Posted on Thursday April 11, 2019 at 10:22 a.m.
Decision time now for counties on new Residence project
The mayors on counties council have to decide soon how well all the numbers add up so they can make their final decision on the new Prescott-Russell Residence project.
“Let’s be ready to vote on this at the next meeting,” said Mayor François St-Amour of The Nation Municipality, “because we can’t wait anymore.”
Mayor St-Amour made the comment during the April 10 session of the United Counties of Prescott-Russell (UCPR) council following a joint presentation by UCPR Finance Director Julie Ménard-Brault and Andrew Rodrigues of Colliers International, the consultant firm contracted as project manager for the new Prescott-Russell Residence project.
The two provided council with estimates of the projected cost for building the new long-term care and retirement facility, depending on whether it houses 146 tenants or 224. The present Residence is for 146 tenants but the counties have been considering expanding the capacity of the new Residence to help accommodate Prescott-Russell’s growing senior population.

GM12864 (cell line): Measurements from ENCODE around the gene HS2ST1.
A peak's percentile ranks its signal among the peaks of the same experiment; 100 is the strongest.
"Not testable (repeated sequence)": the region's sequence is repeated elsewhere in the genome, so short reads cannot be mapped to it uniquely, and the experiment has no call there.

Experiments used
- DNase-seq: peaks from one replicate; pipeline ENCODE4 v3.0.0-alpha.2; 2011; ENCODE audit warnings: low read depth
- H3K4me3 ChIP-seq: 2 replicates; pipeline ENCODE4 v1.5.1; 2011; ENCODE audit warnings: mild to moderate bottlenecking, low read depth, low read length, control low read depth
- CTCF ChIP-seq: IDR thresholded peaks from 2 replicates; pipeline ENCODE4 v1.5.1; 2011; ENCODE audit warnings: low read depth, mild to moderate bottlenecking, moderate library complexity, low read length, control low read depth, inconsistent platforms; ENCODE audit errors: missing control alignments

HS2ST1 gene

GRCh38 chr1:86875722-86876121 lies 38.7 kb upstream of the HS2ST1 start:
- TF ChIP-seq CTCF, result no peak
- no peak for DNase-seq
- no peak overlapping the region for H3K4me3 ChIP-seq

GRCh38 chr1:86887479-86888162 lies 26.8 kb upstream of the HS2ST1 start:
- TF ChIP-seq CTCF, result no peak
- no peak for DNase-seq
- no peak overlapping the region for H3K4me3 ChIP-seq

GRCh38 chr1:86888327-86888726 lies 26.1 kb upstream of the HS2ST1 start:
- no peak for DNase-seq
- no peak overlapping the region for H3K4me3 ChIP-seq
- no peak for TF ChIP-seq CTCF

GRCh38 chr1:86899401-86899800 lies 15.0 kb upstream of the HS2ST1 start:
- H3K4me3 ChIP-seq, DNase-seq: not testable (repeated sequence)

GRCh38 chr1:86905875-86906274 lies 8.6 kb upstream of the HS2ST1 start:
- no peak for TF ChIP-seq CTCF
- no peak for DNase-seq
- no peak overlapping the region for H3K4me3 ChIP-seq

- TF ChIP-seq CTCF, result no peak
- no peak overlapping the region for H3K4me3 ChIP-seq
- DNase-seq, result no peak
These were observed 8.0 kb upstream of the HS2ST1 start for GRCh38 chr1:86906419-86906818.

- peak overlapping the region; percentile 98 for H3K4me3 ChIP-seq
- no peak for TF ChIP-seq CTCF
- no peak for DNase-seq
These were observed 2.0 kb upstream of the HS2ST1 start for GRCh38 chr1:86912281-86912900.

Projected cost for a new 146-bed facility is about $59 million. For a 224-bed facility, it would be about $75.7 million. Those figures include a provincial government construction loan to cover 85 per cent of the building cost, plus the UCPR’s own financial contribution to the project and any contingency funding.
Warden Robert Kirby expressed concern about whether the project cost could see a huge increase in the near future because of unexpected factors. Mayor Guy Desjardins of Clarence-Rockland suggested UCPR council wait until after the Thursday provincial budget announcement to see whether the Ford Progressive Conservative government includes program funding cuts that could affect financing of the new Residence project.
Rodrigues noted that the project planning process is at the stage where UCPR council must decide whether the final Residence design is for 146 tenants or 224. The planning process calls for having the new facility ready for tenants by the end of December 2022.
Both Rodrigues and UCPR Chief Administrator Stéhane Parisien noted that delays on decisions at any stage of the process now could affect the project’s final costs and timeline.
“We have to settle on whether we are building a 224-bed facility or a 146,” said Parisien. “This is the biggest project we (UCPR staff) have undertaken for the counties, and we’re not taking it lightly.”